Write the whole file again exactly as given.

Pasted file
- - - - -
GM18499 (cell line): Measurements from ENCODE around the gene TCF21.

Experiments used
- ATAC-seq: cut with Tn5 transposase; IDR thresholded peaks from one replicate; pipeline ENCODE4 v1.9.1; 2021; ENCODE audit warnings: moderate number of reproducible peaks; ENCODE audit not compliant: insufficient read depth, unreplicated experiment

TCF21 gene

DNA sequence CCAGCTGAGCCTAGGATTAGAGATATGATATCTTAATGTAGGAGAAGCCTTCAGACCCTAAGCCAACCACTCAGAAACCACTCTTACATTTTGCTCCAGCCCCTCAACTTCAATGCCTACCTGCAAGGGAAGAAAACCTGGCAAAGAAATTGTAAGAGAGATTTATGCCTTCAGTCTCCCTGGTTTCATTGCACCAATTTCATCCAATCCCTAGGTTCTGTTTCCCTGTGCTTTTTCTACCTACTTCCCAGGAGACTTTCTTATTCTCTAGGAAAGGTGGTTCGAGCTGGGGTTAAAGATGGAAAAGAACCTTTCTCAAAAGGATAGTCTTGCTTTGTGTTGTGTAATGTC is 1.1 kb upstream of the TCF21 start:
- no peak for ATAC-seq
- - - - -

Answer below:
GM18499 (cell line): Measurements from ENCODE around the gene TCF21.

Experiments used
- ATAC-seq: cut with Tn5 transposase; IDR thresholded peaks from one replicate; pipeline ENCODE4 v1.9.1; 2021; ENCODE audit warnings: moderate number of reproducible peaks; ENCODE audit not compliant: insufficient read depth, unreplicated experiment

TCF21 gene

DNA sequence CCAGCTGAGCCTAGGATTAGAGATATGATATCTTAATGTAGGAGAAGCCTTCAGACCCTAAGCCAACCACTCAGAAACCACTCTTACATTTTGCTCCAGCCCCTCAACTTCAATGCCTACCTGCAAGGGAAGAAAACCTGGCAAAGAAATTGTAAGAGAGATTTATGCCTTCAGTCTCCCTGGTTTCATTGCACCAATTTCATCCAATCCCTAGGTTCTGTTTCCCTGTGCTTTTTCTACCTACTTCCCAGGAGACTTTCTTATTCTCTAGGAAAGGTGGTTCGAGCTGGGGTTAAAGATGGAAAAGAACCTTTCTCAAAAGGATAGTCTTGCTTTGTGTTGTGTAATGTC is 1.1 kb upstream of the TCF21 start:
- no peak for ATAC-seq